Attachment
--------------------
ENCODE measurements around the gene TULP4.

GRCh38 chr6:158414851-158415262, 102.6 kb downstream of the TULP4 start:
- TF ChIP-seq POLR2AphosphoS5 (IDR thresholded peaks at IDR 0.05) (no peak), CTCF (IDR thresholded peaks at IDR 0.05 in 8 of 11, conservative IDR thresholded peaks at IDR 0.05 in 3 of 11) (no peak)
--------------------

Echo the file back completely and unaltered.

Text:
ENCODE measurements around the gene TULP4.

GRCh38 chr6:158414851-158415262, 102.6 kb downstream of the TULP4 start:
- TF ChIP-seq POLR2AphosphoS5 (IDR thresholded peaks at IDR 0.05) (no peak), CTCF (IDR thresholded peaks at IDR 0.05 in 8 of 11, conservative IDR thresholded peaks at IDR 0.05 in 3 of 11) (no peak)